I watched Padmaavat ( Padmaavati) by Sanjay Leela Bhansali towards its 3rd week of release. By that time both the euphoria and the resistance to the movie was waning. Another few days and it would have been a thing of past with no regrets. However, as I have been writing about the film and my wife wanted to watch it the second time, and I was just back from Mewar (Udaipur) with added interest, I ended up in a hall that was surprisingly full on a Thursday evening show. It was a demonstration of the audience giving it a thumbs-up.
The storyline of Padmaavat is well known. It brings alive the Sufi poem written by Malik Muhammad Jayasi in 1540. Sultan of Delhi, Alauddin Khilji comes to know of the beauty of Rani Padmavati – the wife of Maharawal Ratan Singh and is obsessed with her. He tries to get her by any means and when the Rajputs are killed in the battle of honour the women ( led by Rani Padmaavati) do the Jauhar. Burning themselves in a pyre instead of being captured by the enemy.
So, there was not much to new for the movie to present. However, Sanjay Leela Bhansali created a magnum opus of a scale that you got absorbed in the story.
Ranveer Singh playing the truant Alauddin Khiliji was absolutely magnificent. The transformation and his getting into the character was an absolute delight to watch. After a long time, there was a character that the audience will love to hate. He does not seem the Ranveer we are accustomed to seeing, and that is the most significant compliment and a victory of his talent.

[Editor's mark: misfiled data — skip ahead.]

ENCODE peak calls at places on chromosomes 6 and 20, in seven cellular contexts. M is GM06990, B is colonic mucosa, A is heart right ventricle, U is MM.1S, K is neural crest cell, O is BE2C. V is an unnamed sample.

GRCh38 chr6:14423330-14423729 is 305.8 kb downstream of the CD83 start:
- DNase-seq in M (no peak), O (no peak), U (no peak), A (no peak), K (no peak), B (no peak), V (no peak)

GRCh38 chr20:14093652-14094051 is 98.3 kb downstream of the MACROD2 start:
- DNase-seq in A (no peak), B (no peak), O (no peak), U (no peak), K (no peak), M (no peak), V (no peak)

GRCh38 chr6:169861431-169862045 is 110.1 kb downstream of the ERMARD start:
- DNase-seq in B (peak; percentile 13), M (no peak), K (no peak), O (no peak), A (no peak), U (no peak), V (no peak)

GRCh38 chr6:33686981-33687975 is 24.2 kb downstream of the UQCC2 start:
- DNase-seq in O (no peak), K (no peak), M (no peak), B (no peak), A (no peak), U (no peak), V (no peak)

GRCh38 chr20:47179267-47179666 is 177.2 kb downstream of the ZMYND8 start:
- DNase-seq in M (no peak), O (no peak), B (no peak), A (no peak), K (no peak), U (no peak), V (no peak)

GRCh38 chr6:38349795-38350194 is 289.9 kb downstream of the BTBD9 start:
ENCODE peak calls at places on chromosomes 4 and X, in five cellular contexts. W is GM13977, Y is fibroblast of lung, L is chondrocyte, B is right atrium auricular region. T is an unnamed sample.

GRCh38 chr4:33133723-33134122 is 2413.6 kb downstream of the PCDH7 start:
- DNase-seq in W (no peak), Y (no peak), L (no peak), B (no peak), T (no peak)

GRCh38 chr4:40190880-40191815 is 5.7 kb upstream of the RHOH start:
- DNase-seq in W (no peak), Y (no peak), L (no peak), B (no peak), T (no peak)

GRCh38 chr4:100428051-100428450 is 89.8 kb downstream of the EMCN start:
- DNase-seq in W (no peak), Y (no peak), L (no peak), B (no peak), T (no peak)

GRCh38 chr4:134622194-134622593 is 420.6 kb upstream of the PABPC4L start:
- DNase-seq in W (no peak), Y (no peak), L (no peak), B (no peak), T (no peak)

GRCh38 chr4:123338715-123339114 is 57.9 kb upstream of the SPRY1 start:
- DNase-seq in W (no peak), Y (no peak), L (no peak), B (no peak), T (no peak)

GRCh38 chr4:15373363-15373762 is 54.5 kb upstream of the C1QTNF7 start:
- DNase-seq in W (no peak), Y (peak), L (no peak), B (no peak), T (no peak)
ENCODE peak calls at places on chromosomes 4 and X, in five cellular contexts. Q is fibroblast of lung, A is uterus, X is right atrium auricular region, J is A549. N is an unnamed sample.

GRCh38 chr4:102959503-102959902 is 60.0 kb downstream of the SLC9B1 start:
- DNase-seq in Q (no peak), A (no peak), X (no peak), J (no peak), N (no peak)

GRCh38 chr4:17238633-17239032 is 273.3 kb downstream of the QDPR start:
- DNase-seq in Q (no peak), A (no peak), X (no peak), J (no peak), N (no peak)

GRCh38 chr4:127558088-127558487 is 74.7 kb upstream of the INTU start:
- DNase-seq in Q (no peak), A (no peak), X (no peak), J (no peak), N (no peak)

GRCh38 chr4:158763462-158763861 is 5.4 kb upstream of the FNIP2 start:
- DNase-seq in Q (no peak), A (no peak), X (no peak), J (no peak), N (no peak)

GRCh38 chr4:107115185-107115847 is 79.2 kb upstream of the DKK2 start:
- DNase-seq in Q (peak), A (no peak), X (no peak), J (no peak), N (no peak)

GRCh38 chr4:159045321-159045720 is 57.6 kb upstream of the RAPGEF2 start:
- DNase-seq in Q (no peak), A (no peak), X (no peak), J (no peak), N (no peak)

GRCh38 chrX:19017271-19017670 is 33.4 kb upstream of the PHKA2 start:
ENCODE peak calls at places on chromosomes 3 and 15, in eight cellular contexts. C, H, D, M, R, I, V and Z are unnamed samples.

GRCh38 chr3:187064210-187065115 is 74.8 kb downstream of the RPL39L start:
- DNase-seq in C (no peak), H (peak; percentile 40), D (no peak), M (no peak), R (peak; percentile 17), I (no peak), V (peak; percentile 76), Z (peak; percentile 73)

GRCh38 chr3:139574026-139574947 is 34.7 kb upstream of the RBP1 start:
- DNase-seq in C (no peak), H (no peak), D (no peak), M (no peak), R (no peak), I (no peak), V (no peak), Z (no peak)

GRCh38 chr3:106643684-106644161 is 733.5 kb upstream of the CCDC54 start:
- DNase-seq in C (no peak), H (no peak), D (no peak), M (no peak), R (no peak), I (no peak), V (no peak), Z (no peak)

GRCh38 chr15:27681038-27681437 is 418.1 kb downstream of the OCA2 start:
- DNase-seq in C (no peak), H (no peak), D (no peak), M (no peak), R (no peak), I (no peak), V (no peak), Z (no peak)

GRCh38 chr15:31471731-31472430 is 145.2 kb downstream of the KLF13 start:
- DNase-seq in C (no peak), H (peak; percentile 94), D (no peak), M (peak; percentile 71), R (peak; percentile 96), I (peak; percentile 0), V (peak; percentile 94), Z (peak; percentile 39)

Deepika Padukone playing Maharani Padmavati stands by the character and delivers a performance you can’t find fault with. But then you have seen her in such attire and strong role in past. There is no newness to her.
Shahid Kapoor as Maharawal Ratan Singh is superb. He seems as regal and royal as a king should be. He manages the body posture and the language of eyes as brilliantly as Ranveer does in the polarised role. Respect for their talent rises many notches with Padmavat.
I am surprised and don’t understand the controversy about Padmaavati. In fact, the Rajput body including the Sena that protested against it, should pay and award Sanjay Leela Bhansali for projecting a glorious history of them. What difference did changing the title from Padmaavati to Padmaavat make?. All the time in the movie, Rani is called Padmaavati.
It is history or folklore is for others to define and decide. But the situation then demanded Jauhar. So where was the question of glorification? Dance, rituals, colour, and music are part and parcel of the Rajasthani culture, and the dance anyway was all women dance with just Maharawal Ratan Singh as a male audience. So WTF was the issue.
The arena of royalties, Valour, opulence, and beauty, is Sanjay Leela Bhansali’s familiar territory. The war scenes are not that grasping. Nowhere the movie rises to enhance audience anxiety that is essential to make them empathise with the characters. Here is where Sanjay Leela Bhansali fails.
PADMAVAT is still an experience worth indulging in!